|Issue 55||July 2000||Volume 5 - Number 8|
Welcome to the CANDOER News. Suggestions as to what you would like to see in the CANDOER are welcome. Letters to the editor, articles consisting of general information, feature articles, G-rated jokes, or poems, written/submitted by retirees or OC/IM employees, past or present, will be published, unedited. Material may be submitted on a 3.5" floppy disk (disk will be returned) using WordPerfect Version 6.1 or earlier (if it contains graphics), on a plain sheet of paper (if it has no graphics) or via e-mail. The deadline for submitting material is no later than the 25th of each month. Material received after that date will be published in the next issue of the CANDOER, space allowing. Please, restrict articles/submissions to two single spaced, typed pages. No hand written submissions, please.
The snail-mail address for submissions or letters to the editor is:
Robert J. Catlin, Sr.
Publisher/Editor CANDOER News
2670 Dakota Street
Bryans Road, MD 20616-3062
A Web page is available to all members at: http://www.CANDOER.org. The WEB page, the current issue of the CANDOER News, and the two previous issues of the Newsletter are available on the Web site for free.
A new page has been added to the Web site. The page is entitled, "Serial Stories." The page contains several of the serial stories, written by members, that have been published over the past 5+ years. They are available to read in their entirety.
It is with deep sadness and regret that I inform you of the death, on June 2, 2000, of June Dietz.
June retired from the Department as Chief of the Analysis section in room 5440 (OC/T), as a long time GS employee.
She is survived by her husband, George L. Dietz; and daughters Lana Carol, Allison, Christian, and Marcia; and Son, David.
A card has been sent from the CANDOERs.
The following was received from Jean Reavey on June 14, 2000.
I'm still stunned that Henry (Hank) died this morning. He had another stroke this morning about 7:45. I was called by the nursing home and went there immediately. He was not responding and had slight occasional tremors in his left arm having mild seizures. He was breathing comfortably but with high blood pressure. They had just put a patch on his shoulder to slowly bring down his blood pressure. I was holding his hand and talking to him when he gripped my hand very hard letting me know that he knew I was there. Then he started to get very pale and gently floated off into God's arms. I was forever grateful that I was there to see him one last time.
He had been delighted with the get-well email messages and cards from friends made through his various tours overseas. He was progressing with his physical therapy each day, chatting with and kidding the nursing staff folks, getting around the corridors on his wheelchair, and working towards standing a few seconds more each day. We were all optimistic when this sudden stroke felled him.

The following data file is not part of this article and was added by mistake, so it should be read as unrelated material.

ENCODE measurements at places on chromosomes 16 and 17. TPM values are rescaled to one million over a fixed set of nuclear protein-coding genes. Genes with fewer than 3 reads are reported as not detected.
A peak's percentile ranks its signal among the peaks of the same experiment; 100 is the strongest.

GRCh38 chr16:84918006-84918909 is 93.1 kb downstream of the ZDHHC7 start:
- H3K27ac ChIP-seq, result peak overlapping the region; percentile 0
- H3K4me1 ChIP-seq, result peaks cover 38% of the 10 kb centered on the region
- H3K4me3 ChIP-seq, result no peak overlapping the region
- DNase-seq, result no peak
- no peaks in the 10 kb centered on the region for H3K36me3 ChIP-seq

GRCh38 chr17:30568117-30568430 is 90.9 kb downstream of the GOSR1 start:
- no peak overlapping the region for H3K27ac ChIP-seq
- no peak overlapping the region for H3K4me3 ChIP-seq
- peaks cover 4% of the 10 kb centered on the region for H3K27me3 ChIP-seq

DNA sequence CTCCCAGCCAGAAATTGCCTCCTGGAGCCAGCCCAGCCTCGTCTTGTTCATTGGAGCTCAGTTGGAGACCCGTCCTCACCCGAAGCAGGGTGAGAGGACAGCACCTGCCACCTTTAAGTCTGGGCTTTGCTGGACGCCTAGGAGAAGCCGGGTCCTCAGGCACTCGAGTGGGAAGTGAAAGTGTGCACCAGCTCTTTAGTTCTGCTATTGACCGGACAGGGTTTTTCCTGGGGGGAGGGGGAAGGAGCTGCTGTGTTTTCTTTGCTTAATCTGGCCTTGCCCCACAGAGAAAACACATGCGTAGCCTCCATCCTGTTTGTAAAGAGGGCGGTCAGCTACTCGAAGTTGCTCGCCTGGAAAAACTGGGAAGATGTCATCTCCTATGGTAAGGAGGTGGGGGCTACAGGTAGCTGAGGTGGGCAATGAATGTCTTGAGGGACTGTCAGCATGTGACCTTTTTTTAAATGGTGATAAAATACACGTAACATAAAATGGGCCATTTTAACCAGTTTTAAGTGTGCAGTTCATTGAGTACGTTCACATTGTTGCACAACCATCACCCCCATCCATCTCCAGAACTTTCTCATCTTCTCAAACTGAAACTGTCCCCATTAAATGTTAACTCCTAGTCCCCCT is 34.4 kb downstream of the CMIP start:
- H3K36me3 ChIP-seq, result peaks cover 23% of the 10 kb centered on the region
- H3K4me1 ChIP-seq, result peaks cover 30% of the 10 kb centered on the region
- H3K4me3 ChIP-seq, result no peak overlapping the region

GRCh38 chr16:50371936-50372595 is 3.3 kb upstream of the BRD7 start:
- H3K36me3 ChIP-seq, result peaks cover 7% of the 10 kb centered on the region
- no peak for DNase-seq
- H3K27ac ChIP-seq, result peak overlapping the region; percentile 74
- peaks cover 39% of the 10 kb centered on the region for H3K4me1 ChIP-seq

A funeral mass was held at St. Mark's Church, 970 Vale Road, Vienna, VA 22181.In lieu of flowers, donations may be made to the Vienna Volunteer Fire Department, P.O. Box 1115, Vienna, VA 22183-1115 or to LaSalle Academy Annual Fund, 6112 Academy Ave., Providence, RI, 02908. He will be Buried at Sea by the US Navy off the coast of Norfolk, VA.
A card has been sent to Jean in the name of the CANDOERs and a donation has been made to the Vienna Volunteer Fire Department from the Memorial Fund, in Hank's name.
8/8 - Day 14- 104.5 miles. 1570 foot vertical climb - This would turn out to be the rainiest day of the whole trip. It rained heavily most of the first 80 miles, even to a point of forcing us to stop for cover a couple times. Although the weather was horrible, it did not appear to "dampen" the spirits of the bikers. And I think bicyclists have a certain amount of pride which prevents them from giving in to the elements. It seemed that the attitude was, that they came to ride bikes and ride bikes they would do. When we started out this morning, we would ride out as a convoy, as we had a narrow bridge to cross which could have presented some danger to the group. Once over the bridge, we would be in Kentucky. We would bike some 65 miles through this little corner of Kentucky and I felt that even with all the rain, it was the most beautiful part of the ride. The trees and varied surrounding scenery made for a very picturesque ride. Had it not been for the rain, I would have rated this the best day of the whole ride. About 70 miles into the ride, we crossed into the state of Tennessee. Unfortunately, after riding nearly 100 miles, we were greeted by one last hill of 1.1 miles before entering Dyersburg, our destination for this day. You would see some pretty sorry characters riding in on this day, all ready for that all important hot shower. Fortunately, we are staying in the Lt. James A. Gardner Armory with cots and good showers. A hard day, but another day closer to Memphis, our next layover destination. We had dinner this evening in a restaurant that specializes in catfish. You can begin telling from the scenery, the food and the warmer weather that we are getting deeper into the south. Everyone is excited this evening and talking about the next days ride to Memphis. I believe everyone is quite ready for this layover.